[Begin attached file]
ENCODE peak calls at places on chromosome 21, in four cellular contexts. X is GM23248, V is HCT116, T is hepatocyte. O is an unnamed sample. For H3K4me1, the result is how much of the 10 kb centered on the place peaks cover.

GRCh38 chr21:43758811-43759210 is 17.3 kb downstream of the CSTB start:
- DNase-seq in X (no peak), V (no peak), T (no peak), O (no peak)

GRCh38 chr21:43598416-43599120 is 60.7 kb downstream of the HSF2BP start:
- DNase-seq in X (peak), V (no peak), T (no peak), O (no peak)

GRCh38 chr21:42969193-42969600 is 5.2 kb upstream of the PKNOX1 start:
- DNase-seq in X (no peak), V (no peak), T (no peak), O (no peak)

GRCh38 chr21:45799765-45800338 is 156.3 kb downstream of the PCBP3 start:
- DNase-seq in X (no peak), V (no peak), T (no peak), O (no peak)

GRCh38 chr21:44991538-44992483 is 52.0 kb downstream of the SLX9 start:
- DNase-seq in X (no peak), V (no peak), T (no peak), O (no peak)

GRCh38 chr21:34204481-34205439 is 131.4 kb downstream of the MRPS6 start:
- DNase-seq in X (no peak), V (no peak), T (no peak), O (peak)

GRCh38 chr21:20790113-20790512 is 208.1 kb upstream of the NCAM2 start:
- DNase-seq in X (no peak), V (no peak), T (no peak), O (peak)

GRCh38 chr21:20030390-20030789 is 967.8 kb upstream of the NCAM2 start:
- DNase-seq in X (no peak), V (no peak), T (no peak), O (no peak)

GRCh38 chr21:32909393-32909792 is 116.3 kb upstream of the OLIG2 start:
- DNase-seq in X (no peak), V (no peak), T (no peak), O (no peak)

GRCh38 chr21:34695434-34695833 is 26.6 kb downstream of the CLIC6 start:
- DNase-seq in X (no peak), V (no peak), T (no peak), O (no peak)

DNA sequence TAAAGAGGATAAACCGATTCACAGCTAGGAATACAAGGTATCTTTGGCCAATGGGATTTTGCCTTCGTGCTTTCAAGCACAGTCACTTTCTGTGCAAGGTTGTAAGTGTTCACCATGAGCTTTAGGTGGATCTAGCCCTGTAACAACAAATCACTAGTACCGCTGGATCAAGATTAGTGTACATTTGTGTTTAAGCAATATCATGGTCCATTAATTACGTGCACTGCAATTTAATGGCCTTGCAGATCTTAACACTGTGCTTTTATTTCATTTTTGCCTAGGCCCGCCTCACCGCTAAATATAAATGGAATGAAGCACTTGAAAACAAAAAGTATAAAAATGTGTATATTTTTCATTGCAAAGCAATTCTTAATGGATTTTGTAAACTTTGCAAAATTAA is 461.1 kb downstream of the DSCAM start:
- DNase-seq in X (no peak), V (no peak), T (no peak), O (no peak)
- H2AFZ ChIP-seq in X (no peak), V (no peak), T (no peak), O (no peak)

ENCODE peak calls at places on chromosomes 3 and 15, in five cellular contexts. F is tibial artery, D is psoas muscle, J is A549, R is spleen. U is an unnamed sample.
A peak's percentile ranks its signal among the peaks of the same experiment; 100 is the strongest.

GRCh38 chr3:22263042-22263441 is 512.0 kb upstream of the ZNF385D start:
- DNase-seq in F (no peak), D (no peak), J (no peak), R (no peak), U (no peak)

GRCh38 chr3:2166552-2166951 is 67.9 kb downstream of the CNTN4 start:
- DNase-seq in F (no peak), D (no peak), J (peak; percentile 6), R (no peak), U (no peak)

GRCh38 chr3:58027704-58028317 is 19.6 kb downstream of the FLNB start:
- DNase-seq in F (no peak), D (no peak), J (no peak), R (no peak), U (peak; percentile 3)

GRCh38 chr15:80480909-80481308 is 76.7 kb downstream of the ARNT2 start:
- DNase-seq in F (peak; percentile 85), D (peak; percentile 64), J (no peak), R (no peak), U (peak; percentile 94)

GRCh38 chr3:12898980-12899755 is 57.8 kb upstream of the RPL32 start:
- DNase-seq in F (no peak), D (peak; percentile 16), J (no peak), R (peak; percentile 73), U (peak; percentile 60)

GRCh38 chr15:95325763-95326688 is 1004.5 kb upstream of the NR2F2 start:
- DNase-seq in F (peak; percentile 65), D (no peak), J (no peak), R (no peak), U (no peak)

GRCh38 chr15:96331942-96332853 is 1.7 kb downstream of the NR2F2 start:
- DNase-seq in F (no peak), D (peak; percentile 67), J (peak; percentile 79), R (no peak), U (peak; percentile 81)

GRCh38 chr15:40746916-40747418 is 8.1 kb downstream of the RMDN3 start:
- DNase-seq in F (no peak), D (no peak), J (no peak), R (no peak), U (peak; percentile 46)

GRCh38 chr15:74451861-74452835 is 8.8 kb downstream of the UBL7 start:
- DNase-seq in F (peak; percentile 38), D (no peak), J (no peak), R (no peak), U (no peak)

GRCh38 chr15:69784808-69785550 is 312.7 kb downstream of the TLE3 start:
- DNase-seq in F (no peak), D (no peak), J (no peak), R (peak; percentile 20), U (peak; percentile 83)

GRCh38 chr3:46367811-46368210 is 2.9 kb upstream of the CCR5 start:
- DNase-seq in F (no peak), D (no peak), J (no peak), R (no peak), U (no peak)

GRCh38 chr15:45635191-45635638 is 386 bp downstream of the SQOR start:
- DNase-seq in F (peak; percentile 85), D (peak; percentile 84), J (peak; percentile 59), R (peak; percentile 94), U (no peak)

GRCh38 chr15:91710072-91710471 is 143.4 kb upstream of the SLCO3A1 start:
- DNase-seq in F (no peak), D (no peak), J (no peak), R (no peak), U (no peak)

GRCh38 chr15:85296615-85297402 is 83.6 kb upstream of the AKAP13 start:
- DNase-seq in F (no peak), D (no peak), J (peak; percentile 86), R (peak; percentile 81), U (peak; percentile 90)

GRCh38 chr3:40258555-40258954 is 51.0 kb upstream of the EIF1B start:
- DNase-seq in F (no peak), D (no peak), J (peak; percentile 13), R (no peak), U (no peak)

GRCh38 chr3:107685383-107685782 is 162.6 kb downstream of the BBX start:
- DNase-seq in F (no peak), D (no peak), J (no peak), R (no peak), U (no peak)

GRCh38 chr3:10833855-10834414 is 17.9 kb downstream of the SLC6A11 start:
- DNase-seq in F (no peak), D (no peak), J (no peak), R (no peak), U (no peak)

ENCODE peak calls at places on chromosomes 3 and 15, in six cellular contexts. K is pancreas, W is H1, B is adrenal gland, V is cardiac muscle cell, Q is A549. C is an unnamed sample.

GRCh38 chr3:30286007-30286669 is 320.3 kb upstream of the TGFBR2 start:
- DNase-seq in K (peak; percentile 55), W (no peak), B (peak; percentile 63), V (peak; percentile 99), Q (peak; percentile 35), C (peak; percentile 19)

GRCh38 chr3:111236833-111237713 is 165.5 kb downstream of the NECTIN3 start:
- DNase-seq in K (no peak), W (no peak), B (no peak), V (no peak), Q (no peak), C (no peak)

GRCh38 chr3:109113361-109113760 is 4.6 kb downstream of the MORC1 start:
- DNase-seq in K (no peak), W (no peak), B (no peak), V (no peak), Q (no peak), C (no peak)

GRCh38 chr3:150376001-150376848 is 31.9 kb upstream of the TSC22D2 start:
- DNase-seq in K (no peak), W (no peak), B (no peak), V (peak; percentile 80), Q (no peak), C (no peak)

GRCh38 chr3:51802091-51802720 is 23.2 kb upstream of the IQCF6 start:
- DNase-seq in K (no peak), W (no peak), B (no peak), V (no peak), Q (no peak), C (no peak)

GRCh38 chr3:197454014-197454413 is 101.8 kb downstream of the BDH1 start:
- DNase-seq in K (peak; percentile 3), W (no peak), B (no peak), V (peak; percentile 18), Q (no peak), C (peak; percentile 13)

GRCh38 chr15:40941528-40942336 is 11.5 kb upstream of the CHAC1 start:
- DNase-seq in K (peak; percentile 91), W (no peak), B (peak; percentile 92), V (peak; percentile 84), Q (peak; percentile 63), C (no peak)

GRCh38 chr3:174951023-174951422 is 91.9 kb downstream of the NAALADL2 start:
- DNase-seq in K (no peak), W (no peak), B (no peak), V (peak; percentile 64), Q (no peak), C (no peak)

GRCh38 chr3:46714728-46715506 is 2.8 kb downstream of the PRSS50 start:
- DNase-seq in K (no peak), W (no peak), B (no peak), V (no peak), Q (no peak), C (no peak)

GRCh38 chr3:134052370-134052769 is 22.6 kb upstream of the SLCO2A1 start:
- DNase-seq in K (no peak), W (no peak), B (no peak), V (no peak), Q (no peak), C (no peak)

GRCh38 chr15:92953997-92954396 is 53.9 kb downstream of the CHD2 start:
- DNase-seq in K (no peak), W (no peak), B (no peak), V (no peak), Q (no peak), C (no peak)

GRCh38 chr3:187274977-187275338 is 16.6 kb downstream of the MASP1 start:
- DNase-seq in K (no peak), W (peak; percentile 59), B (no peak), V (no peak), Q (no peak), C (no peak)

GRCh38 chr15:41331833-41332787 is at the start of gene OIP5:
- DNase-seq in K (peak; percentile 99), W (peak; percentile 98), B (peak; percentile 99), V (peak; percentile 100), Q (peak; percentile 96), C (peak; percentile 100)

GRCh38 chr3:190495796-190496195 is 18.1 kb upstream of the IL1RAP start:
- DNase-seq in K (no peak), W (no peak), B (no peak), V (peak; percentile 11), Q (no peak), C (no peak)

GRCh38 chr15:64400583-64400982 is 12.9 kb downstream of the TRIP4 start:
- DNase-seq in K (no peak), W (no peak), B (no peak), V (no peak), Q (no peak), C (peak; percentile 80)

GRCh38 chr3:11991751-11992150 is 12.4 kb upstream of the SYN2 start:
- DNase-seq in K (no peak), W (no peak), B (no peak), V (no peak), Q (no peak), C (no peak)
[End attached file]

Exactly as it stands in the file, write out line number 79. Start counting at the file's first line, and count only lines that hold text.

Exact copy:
- DNase-seq in K (no peak), W (no peak), B (no peak), V (no peak), Q (no peak), C (no peak)